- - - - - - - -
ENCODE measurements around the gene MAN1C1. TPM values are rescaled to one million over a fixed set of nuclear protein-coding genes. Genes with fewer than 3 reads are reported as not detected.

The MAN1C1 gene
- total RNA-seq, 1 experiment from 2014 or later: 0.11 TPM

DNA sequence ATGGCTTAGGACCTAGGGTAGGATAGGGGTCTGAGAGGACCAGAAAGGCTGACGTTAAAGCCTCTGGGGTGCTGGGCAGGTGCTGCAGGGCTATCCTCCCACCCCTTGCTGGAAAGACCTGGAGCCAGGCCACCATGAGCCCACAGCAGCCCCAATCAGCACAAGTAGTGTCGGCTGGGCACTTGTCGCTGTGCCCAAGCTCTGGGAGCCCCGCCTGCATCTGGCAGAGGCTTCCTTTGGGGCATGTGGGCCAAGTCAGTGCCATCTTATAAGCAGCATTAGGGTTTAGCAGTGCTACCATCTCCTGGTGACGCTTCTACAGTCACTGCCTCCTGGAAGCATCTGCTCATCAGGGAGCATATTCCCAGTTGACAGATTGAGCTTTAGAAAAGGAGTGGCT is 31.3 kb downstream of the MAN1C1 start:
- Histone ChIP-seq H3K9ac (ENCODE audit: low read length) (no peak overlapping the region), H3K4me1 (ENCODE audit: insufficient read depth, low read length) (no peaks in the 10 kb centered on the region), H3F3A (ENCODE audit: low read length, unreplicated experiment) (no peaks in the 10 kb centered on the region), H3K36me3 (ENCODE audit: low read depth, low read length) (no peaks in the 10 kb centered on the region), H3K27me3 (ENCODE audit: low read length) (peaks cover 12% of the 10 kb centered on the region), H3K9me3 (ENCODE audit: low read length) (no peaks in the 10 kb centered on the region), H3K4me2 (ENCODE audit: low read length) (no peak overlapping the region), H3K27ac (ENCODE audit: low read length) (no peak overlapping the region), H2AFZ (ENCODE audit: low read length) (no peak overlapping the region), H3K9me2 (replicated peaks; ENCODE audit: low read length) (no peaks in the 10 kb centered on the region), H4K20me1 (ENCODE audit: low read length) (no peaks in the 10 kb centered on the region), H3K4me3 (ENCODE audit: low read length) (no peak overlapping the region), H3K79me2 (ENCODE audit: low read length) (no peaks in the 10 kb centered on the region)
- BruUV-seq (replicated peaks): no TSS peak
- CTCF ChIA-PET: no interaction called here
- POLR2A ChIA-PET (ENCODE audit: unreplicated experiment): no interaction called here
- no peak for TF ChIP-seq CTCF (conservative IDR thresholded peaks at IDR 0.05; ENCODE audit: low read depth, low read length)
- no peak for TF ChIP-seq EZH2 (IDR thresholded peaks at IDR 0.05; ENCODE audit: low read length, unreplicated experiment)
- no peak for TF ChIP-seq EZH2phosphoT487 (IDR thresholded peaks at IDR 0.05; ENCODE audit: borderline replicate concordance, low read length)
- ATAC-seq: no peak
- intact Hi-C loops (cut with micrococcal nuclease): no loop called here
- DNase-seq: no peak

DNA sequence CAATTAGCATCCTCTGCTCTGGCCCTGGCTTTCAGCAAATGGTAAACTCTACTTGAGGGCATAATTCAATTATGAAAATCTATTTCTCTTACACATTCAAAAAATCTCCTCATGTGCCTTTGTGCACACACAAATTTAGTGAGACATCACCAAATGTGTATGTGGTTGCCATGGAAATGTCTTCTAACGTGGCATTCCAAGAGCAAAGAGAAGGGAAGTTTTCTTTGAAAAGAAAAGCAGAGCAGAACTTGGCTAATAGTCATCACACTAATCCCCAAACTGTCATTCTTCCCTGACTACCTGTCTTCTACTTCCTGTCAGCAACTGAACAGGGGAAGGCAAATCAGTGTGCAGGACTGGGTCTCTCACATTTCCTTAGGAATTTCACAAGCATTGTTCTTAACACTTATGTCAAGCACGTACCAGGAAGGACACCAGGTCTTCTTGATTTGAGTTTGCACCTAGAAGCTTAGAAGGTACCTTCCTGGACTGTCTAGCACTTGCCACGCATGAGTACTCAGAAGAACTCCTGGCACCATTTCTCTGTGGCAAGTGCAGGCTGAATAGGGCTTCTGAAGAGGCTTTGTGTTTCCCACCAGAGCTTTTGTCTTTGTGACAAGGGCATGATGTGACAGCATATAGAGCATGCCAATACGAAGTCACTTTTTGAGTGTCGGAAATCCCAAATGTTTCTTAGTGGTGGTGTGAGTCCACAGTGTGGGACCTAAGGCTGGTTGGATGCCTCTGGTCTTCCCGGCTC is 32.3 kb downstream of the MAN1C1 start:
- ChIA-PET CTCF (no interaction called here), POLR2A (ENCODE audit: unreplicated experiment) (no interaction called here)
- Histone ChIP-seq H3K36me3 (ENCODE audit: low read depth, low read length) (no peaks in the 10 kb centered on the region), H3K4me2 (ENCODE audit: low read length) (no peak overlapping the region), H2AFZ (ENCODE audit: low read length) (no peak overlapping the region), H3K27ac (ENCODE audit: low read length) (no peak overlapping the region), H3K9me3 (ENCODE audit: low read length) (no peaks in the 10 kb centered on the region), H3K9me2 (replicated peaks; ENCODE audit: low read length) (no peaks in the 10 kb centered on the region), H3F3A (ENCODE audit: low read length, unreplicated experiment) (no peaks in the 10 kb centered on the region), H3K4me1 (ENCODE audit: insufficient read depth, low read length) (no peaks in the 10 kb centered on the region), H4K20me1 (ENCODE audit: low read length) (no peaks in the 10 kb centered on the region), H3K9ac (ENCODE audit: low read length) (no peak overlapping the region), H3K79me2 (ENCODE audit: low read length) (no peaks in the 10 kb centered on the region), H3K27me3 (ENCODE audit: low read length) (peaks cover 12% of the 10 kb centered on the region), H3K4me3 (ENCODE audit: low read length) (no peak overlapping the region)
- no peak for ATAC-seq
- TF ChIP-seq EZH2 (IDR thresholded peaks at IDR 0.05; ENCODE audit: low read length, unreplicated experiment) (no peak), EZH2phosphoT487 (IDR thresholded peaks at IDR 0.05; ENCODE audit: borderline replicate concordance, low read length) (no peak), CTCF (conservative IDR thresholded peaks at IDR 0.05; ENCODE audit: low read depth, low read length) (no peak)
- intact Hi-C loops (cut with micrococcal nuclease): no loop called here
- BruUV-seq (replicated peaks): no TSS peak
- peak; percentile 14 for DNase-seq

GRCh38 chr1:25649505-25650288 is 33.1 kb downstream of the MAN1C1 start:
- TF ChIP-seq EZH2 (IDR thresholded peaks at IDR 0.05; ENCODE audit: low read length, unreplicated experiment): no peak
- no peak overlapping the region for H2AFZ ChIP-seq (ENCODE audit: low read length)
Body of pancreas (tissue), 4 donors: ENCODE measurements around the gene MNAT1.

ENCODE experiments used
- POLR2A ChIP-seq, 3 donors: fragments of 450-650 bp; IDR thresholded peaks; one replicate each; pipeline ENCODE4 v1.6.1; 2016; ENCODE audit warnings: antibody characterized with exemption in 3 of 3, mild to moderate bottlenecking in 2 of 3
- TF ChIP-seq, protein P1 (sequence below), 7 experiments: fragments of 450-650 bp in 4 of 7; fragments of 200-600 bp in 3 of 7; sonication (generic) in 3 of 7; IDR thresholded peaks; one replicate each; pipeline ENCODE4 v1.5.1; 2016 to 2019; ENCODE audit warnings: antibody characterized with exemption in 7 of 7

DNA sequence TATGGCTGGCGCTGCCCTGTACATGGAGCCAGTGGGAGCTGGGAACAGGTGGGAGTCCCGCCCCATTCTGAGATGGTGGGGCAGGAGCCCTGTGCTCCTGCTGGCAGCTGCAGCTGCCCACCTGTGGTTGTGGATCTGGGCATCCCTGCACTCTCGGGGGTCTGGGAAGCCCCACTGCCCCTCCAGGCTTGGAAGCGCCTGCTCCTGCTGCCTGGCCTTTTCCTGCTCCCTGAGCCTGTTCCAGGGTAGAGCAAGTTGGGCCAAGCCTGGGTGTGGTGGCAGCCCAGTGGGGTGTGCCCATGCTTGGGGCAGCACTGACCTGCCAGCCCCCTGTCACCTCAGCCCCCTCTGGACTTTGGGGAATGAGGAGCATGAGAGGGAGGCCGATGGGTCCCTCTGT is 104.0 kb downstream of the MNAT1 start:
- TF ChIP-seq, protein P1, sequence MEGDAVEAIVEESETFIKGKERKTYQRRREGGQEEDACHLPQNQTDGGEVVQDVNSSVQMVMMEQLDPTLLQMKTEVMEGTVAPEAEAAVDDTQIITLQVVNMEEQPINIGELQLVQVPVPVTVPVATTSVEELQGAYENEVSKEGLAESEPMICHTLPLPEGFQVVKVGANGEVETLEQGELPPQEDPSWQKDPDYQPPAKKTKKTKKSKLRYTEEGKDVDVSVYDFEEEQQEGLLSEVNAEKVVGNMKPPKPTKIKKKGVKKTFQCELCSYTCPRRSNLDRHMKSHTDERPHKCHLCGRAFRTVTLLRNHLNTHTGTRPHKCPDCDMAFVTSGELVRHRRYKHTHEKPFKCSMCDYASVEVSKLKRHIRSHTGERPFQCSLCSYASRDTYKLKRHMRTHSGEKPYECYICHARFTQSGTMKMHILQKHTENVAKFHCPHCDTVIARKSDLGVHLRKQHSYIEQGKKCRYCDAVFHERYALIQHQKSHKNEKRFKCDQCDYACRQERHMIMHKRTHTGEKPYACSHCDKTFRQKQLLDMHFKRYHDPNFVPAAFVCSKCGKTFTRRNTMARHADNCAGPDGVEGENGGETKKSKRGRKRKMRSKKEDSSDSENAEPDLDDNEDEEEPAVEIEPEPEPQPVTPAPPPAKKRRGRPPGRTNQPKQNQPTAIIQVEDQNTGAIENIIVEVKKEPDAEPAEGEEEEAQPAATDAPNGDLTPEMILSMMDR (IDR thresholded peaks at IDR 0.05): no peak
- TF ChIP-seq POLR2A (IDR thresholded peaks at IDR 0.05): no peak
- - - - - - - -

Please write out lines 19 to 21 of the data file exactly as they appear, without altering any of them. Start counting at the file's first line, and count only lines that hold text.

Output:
- TF ChIP-seq EZH2 (IDR thresholded peaks at IDR 0.05; ENCODE audit: low read length, unreplicated experiment) (no peak), EZH2phosphoT487 (IDR thresholded peaks at IDR 0.05; ENCODE audit: borderline replicate concordance, low read length) (no peak), CTCF (conservative IDR thresholded peaks at IDR 0.05; ENCODE audit: low read depth, low read length) (no peak)
- intact Hi-C loops (cut with micrococcal nuclease): no loop called here
- BruUV-seq (replicated peaks): no TSS peak